BILOXI, Miss. — The casino gaming industry came together today to discuss the issue of unattended children and minors in the casino environment and learned that it is the first entertainment sector to mobilize its efforts on an industry-wide basis to address this issue.
In the second of a series of ongoing seminars, Ernie Allen, president & CEO of the National Center for Missing & Exploited Children, relayed this message to a group of casino representatives at the Southern Gaming Summit in Biloxi, Mississippi, including security; hotel/casino management and operations; legal personnel; public relations professionals; and human resources representatives.
Allen’s seminar, “A Technical Assistance Seminar on Policies and Procedures for Unattended and Missing/Exploited Children and Minors,” included discussion of the American Gaming Association’s “Guidelines for Children and Minors,” a review of model policies and programs for the casino gaming industry and an examination of issues relating to missing and exploited children as they pertain to casinos.
Since the AGA partnered with the NCMEC last year in an effort to ensure the safety of children who visit hotel-casino properties with their parents, the industry has made tremendous progress on this front. In November 1997, the AGA’s board of directors approved suggested guidelines for its casino companies to adopt regarding children and minors, and the industry has been actively involved in developing and implementing resolute policies and programs.
“The casino gaming industry is fully committed to increasing the awareness level of this serious issue and doing everything it can to keep children safe,” said Frank J. Fahrenkopf, Jr., AGA president & CEO. “Although parents have the ultimate responsibility for their children, it also our responsibility as an industry to make sure our patrons our safe, especially children, when they visit our properties.”
In addition to a presentation from the NCMEC, the seminar also included participation from two casino companies — Grand Casinos, Inc. and Mirage Resorts, Inc. Both companies shared the approaches their companies have taken with regard to children and minors in the casino environment, including implementing strict company policies, employee training and education programs for both customers and employees.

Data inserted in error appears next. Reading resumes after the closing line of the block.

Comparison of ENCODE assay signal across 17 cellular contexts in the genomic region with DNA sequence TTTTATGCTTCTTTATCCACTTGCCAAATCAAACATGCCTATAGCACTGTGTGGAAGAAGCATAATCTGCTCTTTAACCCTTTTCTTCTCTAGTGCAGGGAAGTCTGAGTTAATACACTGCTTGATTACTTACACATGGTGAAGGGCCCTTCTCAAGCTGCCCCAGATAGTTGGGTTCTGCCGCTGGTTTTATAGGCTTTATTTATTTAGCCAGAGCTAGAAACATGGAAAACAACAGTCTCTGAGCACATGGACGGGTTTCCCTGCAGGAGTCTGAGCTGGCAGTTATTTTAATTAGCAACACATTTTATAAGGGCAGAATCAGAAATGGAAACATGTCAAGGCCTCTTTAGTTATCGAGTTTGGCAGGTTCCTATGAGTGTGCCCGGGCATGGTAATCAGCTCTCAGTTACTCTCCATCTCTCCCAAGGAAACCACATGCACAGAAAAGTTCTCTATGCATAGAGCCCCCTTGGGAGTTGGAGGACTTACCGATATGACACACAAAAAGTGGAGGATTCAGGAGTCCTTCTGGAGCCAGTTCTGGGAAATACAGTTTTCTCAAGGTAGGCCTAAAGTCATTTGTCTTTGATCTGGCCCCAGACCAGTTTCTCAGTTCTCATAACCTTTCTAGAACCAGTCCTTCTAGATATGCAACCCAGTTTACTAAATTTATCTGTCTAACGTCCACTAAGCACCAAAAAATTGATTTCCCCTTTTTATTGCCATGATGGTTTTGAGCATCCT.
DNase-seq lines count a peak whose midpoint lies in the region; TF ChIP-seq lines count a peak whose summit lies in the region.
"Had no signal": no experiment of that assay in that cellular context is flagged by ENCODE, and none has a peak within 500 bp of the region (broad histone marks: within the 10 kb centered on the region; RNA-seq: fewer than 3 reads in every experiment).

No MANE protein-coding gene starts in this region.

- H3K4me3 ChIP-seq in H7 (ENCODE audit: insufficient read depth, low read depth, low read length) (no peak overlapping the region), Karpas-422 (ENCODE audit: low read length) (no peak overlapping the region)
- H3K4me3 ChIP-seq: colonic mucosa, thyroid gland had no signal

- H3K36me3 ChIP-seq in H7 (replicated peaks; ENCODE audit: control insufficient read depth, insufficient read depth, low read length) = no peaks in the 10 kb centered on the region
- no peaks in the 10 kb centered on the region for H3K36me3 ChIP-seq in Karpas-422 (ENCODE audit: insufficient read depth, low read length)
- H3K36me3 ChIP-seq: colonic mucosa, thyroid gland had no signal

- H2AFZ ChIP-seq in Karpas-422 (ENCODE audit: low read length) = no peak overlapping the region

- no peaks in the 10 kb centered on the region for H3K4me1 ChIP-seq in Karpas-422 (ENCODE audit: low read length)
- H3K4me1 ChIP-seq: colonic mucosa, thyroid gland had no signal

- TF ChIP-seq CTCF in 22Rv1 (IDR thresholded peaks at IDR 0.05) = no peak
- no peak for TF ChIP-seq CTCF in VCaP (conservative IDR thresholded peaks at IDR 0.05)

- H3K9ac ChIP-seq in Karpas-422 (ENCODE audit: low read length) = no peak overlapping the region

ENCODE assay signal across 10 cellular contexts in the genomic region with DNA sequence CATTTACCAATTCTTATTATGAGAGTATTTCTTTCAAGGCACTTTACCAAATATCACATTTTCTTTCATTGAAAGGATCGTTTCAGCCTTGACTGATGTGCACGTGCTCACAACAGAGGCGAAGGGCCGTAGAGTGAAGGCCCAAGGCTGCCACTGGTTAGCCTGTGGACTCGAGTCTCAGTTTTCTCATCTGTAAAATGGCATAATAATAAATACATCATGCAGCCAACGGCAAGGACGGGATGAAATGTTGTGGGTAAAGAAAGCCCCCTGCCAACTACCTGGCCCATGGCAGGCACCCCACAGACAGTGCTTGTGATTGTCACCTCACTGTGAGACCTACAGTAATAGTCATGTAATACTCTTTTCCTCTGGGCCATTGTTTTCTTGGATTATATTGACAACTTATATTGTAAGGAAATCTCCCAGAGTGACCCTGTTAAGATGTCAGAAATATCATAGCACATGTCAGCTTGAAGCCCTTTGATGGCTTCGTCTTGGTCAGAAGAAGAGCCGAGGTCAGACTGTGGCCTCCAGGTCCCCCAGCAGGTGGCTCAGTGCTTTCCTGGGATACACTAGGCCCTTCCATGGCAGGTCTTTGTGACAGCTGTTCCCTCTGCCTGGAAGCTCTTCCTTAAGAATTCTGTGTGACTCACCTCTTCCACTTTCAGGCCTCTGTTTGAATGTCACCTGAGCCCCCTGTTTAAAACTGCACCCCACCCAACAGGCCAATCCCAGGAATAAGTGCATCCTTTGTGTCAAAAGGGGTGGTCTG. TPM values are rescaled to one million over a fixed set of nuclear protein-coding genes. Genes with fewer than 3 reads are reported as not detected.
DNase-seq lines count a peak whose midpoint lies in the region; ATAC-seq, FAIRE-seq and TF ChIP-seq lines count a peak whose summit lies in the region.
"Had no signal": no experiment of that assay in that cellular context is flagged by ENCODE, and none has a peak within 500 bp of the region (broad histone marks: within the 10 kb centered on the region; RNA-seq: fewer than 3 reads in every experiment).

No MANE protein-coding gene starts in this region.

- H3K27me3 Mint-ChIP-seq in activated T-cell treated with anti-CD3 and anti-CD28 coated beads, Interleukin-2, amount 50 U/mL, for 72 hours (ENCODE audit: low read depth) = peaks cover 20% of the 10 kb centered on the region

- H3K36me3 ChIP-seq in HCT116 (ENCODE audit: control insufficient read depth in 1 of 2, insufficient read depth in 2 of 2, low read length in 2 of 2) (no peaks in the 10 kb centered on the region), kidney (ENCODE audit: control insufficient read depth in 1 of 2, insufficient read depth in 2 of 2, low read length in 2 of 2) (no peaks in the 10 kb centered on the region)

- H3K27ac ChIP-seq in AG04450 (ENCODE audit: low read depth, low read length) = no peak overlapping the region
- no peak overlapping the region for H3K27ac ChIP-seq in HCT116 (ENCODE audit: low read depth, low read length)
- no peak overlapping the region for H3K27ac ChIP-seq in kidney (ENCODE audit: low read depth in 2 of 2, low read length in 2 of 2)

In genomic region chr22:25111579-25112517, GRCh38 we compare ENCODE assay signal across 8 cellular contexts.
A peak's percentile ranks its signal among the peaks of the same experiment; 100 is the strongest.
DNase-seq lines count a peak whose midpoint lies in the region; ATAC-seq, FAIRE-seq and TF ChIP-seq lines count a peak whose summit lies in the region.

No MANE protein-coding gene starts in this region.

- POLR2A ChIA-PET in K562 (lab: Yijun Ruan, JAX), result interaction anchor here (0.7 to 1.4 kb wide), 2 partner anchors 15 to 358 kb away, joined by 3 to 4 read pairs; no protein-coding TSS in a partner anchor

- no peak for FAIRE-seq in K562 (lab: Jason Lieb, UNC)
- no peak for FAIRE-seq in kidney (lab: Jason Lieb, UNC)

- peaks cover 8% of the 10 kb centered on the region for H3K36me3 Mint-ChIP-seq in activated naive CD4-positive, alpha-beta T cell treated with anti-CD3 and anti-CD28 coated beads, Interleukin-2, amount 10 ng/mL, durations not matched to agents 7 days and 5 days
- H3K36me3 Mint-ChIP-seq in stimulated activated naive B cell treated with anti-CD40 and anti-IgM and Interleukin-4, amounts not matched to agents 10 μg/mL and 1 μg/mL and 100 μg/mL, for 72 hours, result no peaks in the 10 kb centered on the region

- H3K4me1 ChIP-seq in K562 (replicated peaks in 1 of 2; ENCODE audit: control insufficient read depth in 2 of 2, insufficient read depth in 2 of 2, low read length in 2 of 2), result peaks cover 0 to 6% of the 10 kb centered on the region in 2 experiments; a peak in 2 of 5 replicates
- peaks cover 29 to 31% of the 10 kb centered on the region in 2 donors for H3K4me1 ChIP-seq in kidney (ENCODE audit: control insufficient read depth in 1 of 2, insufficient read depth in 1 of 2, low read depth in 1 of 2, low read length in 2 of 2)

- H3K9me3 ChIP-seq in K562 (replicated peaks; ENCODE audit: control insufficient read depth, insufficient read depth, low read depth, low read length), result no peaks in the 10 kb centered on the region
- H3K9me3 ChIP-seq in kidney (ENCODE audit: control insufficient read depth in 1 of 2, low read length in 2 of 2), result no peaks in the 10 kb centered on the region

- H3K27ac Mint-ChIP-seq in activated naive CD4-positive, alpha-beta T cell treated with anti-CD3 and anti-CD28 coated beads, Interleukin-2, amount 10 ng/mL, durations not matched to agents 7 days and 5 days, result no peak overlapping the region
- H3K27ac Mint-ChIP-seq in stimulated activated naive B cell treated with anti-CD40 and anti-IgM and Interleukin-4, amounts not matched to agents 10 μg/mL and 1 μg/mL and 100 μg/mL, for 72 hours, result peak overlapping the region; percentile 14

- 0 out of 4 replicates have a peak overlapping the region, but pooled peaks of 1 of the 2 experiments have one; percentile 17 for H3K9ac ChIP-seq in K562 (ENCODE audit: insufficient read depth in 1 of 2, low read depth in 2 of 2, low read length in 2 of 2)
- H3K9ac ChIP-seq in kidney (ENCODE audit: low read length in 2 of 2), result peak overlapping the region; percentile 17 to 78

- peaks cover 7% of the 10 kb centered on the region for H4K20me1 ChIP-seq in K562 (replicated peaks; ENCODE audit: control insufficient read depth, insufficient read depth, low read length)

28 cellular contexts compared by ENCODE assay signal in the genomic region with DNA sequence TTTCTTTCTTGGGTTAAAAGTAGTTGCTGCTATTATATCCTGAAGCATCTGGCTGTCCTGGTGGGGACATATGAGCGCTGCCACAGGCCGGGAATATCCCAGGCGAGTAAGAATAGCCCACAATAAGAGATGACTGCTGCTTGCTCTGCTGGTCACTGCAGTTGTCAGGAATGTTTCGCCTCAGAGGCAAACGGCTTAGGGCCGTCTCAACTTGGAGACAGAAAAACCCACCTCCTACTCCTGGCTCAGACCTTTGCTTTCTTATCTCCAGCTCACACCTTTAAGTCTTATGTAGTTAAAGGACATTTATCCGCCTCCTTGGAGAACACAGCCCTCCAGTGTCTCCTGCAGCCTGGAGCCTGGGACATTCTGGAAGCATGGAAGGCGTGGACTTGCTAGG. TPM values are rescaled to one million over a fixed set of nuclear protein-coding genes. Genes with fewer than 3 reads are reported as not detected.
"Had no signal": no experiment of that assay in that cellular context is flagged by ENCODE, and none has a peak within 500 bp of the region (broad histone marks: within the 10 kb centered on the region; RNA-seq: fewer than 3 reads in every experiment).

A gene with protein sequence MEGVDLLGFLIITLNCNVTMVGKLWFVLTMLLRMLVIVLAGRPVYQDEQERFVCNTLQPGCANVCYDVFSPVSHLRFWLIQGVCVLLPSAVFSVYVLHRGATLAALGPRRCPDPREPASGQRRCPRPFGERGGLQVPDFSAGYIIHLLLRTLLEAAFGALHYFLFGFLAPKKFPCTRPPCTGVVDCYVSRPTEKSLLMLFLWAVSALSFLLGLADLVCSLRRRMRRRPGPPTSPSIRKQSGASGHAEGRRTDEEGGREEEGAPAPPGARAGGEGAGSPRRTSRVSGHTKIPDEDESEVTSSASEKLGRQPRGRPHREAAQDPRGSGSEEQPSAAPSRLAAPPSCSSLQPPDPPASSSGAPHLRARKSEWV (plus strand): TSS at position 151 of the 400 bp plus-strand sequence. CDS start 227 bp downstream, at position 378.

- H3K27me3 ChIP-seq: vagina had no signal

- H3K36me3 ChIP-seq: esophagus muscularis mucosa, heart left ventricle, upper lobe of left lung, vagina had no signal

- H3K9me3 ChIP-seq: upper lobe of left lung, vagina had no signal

“We are very impressed with the casino industry’s desire to do something about a problem that is inherent with any industry dealing with the public, especially an industry that experiences millions of visitors,” said Ernie Allen, NCMEC president. “Any time a child is left unattended, there are potential risks, and we are encouraged that the casino-gaming industry is using every available resource to ensure that families and children are safe in their facilities.
“The fact that this industry is proactively taking responsibility for protecting children who are on their premises is the most important step of all, and much good will come out of their efforts. Many industries don’t feel the responsibility should fall on them,” Allen said.
The NCMEC seminar will be an ongoing part of efforts made by the NCMEC and the AGA to educate casino representatives about the importance of keeping children safe while visiting casino properties with their parents. The first such seminar was held in Las Vegas, Nevada last February. The next one is scheduled for June 16, 1998 in Atlantic City, New Jersey.
The NCMEC, established in 1984, is a private, nonprofit organization that serves as a clearinghouse of information on missing and exploited children. Working with the U.S. Department of Justice, Office of Juvenile Justice and Delinquency Prevention, NCMEC has helped to reunite 38,868 children with their families.
The AGA represents the gaming-entertainment industry by addressing regulatory, legislative and educational issues. The association serves as a clearinghouse for information, develops aggressive educational and advocacy programs and provides leadership in addressing industry issues that are of public concern.